Monday, January 07, 2008

The Scar by China Mieville

China Mieville is one newish author whose name and work are always mentioned with a kind of awed reverie. Indeed The Scar is an ambitious and very different kind of scifi-fantasy novel. It would be hard for anyone to live up to the hype this guy gets, but I'll admit it came damn close.

I read a bunch of interviews before I read The Scar, which was good, because I realized that the real person is way cooler than just "the next big thing." He's an unabashed fan of the genre. That's always good. I hate writers who write genre and then pooh pooh it. This guy is the real deal. It was also really refreshing to read about someone with up front leftist values, and then read those values at work, informing a novel.

Blah, blah, blah... What about the novel? Well, first off it gave me a new understanding of the term Urban Fantasy. That usually means vampires and other hoodoo creatures on the streets of X modern American city. Not here. Here urban is used in contrast to rural or rustic fantasy, the kind I usually eat up, set in idyllic agrarian feudal societies where some pestilence is about to throw the quiet country folk into turmoil. Think LOTR. Think WoT.

The story centers on a translator named Bellis who is migrating to a colony across an ocean, on the run from the Militia of her home, the monolithic city, New Crobuzon. The ship she contains a few interesting characters, including an ocean biologist and a hold full of "the remade". These are people who have commited crimes in NC and are punished with disfiguring surgeries designed to make them into more efficient workers AND banishment to indenture in the colonies.

The ship is hijacked by pirates from a floating city called Armada and that is when the adventure really begins. This is a huge (200k) sprawling novel with a vivid, memorable setting and characters. One, Uther Douhl, has an incredible item called a Possible Sword. The buildup is slow, but when this guy finally takes action, it is pretty amazing. The same goes for the novel as a whole. There is a lot of buildup and then three (not one, not two) but three, exciting climaxes. Intrigue, betrayal, politics and massive sea battles ensue. And I am not talking about a few sailing vessels lobbing bombs after each other and struggling to turn slowly about in the winds. "All hands on deck!" No. This is an entire floating city v. naval fleet. Bad ass.

After that, I felt like the climax had been reached, but there were still 100 pages to go. Luckily, even when I thought he couldn't top the battle, he did. This novel has an amazing array of special effects. Very visual and extremely powerful. Scary even.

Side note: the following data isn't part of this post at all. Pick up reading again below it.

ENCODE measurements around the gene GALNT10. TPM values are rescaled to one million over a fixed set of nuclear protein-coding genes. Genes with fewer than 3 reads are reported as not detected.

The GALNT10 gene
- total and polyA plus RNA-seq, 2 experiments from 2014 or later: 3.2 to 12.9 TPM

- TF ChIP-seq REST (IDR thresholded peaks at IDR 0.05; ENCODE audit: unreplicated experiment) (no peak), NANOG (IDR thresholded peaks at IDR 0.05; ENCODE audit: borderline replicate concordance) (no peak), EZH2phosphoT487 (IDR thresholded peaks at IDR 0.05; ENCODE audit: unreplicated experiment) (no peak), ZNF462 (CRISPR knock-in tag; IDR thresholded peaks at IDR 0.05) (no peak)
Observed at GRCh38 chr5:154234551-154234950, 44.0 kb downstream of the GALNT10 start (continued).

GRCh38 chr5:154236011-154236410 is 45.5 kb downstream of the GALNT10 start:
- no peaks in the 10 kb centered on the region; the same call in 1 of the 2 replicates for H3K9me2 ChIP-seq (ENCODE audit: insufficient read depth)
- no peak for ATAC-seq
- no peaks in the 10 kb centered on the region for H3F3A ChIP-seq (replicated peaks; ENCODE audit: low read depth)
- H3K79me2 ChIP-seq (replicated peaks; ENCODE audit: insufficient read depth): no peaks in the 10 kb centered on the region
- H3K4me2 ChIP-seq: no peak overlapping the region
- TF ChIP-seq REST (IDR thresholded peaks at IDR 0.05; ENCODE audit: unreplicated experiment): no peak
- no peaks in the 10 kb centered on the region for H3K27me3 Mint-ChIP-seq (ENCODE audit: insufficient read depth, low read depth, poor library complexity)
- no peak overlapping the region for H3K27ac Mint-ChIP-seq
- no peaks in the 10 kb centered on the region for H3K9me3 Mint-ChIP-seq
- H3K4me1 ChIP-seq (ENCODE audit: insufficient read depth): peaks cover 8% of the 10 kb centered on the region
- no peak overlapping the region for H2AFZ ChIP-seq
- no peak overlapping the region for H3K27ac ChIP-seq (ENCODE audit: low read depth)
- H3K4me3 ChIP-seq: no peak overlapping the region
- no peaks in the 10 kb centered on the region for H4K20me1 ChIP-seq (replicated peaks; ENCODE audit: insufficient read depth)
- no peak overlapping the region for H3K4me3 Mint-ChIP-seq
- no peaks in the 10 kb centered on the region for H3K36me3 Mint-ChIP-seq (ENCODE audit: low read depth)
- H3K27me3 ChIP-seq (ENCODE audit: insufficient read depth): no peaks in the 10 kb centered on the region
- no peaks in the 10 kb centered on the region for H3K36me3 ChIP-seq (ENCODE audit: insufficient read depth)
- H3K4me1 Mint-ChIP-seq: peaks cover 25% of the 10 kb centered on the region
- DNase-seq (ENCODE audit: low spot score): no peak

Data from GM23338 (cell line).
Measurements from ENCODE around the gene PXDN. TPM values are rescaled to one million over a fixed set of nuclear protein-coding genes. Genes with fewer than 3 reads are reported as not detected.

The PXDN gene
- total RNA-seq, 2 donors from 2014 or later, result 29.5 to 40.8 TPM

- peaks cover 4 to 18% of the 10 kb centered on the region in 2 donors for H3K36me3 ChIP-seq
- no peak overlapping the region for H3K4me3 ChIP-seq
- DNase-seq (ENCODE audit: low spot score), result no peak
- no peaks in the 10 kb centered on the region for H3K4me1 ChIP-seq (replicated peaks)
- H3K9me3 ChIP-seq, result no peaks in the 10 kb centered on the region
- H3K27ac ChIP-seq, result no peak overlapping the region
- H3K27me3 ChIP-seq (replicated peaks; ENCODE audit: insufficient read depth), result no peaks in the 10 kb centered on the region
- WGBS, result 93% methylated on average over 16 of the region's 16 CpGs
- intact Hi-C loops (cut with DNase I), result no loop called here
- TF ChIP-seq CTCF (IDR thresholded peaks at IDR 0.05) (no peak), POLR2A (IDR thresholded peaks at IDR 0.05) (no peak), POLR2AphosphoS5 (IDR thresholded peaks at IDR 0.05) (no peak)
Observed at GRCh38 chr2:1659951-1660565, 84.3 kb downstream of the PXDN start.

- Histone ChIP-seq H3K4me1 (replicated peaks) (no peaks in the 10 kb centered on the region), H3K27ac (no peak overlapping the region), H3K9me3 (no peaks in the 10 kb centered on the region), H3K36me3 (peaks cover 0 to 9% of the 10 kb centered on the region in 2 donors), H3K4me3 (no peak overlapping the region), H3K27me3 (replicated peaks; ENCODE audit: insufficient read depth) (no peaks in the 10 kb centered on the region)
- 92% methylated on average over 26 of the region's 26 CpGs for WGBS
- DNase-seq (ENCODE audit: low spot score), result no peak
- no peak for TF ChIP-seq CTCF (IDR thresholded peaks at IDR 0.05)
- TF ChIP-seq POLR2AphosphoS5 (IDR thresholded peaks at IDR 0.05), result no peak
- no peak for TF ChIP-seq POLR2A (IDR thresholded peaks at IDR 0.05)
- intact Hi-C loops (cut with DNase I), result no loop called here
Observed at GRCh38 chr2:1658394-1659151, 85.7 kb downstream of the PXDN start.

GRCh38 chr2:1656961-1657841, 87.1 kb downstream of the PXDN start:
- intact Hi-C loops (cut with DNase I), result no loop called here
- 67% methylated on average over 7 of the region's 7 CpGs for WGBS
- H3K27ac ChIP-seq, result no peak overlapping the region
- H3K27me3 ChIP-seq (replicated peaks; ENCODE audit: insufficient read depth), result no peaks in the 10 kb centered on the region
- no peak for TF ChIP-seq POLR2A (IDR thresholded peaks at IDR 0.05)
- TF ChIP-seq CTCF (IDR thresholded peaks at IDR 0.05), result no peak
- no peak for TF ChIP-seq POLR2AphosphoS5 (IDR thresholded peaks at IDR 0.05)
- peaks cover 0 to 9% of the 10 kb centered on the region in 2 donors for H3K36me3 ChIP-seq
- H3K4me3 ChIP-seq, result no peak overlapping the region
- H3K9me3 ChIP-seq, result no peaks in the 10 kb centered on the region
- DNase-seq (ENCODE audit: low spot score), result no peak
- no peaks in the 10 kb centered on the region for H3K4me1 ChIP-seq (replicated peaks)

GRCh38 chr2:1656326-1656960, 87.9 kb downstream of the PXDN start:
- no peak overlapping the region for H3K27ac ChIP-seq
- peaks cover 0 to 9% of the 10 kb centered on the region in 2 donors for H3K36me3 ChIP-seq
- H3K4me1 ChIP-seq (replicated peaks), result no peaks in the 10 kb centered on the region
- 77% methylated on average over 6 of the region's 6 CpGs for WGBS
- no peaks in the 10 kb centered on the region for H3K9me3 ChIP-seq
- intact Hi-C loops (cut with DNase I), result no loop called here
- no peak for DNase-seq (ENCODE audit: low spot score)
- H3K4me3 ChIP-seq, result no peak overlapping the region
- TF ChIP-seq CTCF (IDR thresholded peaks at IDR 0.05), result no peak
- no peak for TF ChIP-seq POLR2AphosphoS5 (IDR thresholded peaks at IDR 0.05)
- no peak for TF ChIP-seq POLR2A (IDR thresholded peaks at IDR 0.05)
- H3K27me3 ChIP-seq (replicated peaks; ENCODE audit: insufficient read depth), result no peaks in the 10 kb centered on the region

Speaking of scary, there is some gross shit in this book. Not all the time, but when it happens, it is awful. There is a whole theme of ecological disaster here that slowly builds. It is never beating you over the head, but at some point I was just like, "Wow, these people are fucking up their world just like we have."

My biggest gripe with The Scar is that it felt longish, especially in the first half. Now I know David Gemmel is about as far as you can get on the fantasy spectrum, but I just read Ironhand's Daughter not long ago and just in terms of getting the story told, Gemmel is a master. At 100k, that novel was compact and powerful. I realize that Mieville has a lot more going on in terms of world building, but I still think he could handle that more compactly and still get to the same powerful conclusions.

For example, one thing I noticed Mieville do over and over again, is to come at a scene two or even three times. You kind of get these sweeping pans across the city with a slow close up of a meeting or interaction. Then he starts over and comes at it from the PoV character, and then maybe from another character. This works well during the big battles where there is a lot going on. Those were superb. But in other areas, it got old and I wished his editor had told him: One Scene. Make it one scene and make it brilliant. There was no need to make two or three starts at it.

The second stylistic thing that bothered me, and where I believe the novel drug again and again was Mieville's penchant for summarizing the atmosphere of the city. I'm sure his timelines worked out, but the jumping from general to particular often left me out of sorts. For example, an event takes place. Then comes a section with a phrase like "for the next few weeks the atmosphere in the city was _____" and further general description of the kinds of things happening. Then he goes to (paraphrasing) 'two days after [event]' Bellis was reading in the library." I understand why he did this, it helped give a sense of life to Armada as a whole, but the jumping around was a trifle annoying.

Overall, The Scar is beautiful and ugly in many of the right ways. No question China Mieville is an amazingly gifted writer and I will be looking into Perdido Street Station soon.
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